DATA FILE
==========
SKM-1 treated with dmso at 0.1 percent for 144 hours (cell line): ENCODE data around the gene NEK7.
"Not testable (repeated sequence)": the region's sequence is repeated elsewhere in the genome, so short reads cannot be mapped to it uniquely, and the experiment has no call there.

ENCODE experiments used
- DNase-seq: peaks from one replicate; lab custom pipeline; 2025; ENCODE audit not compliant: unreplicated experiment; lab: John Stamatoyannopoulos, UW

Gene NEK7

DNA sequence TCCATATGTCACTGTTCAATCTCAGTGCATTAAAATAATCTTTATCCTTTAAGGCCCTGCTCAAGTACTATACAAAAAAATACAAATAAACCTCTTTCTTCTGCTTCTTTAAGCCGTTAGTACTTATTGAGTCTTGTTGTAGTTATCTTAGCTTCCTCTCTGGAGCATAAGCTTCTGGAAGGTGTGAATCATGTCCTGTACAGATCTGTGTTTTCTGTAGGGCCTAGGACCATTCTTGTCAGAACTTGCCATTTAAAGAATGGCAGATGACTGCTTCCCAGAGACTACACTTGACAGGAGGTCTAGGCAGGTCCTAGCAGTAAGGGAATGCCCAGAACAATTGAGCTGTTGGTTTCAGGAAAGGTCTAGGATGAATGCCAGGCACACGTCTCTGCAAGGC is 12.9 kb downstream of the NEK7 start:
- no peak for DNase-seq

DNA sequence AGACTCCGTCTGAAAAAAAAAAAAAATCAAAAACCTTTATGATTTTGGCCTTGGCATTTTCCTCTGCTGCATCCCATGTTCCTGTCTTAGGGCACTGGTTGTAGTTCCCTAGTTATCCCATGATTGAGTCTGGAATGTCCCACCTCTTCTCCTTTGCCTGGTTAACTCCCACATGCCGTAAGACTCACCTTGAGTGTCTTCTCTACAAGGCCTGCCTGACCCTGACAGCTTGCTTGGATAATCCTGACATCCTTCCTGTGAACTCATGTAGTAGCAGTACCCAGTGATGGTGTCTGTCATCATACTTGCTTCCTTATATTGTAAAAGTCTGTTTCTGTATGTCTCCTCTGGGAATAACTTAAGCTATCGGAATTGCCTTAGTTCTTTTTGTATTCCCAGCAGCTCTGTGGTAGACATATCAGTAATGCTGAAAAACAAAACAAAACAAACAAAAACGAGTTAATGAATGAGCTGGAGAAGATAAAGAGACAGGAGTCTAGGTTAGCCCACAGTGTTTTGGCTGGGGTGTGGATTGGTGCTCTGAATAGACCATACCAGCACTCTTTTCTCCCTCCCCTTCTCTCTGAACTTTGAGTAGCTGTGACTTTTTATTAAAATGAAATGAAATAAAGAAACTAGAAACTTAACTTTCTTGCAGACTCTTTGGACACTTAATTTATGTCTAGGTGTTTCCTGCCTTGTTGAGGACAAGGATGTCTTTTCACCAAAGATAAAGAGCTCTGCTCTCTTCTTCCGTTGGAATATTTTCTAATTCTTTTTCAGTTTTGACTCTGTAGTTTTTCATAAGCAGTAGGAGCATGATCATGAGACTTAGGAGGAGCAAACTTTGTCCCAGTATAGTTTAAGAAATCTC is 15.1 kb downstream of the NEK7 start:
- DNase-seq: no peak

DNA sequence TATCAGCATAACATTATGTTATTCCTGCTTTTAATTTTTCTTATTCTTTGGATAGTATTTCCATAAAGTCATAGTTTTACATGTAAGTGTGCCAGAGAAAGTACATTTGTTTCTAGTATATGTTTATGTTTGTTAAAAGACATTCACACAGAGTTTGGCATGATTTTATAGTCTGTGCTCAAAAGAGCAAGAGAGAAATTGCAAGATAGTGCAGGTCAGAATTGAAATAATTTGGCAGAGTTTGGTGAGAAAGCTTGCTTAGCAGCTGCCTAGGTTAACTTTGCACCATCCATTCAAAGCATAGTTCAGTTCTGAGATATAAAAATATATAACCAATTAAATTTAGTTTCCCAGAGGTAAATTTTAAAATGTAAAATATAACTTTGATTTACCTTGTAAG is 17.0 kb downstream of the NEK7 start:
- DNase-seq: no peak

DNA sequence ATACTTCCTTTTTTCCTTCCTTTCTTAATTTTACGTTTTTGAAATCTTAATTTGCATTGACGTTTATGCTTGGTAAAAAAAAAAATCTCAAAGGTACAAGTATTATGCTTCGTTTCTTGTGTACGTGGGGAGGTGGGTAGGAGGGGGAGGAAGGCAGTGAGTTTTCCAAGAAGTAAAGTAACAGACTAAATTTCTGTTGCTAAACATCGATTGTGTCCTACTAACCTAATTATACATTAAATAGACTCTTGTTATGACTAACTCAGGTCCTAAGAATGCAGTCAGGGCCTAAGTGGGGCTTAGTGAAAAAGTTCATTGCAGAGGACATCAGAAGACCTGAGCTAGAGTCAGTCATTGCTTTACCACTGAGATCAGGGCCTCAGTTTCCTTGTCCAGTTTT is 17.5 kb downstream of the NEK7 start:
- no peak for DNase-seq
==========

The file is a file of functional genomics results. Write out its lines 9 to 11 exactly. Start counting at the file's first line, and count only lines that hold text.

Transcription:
- DNase-seq: no peak

DNA sequence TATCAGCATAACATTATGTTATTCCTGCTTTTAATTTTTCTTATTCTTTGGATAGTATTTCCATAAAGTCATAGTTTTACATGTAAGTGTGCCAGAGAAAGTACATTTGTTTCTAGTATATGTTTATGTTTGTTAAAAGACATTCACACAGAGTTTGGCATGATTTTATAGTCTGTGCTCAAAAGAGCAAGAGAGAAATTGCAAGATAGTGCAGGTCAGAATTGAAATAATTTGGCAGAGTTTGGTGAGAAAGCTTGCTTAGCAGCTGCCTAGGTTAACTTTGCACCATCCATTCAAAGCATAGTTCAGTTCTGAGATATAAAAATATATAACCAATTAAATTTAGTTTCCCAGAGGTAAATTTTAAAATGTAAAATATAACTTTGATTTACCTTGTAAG is 17.0 kb downstream of the NEK7 start:
- DNase-seq: no peak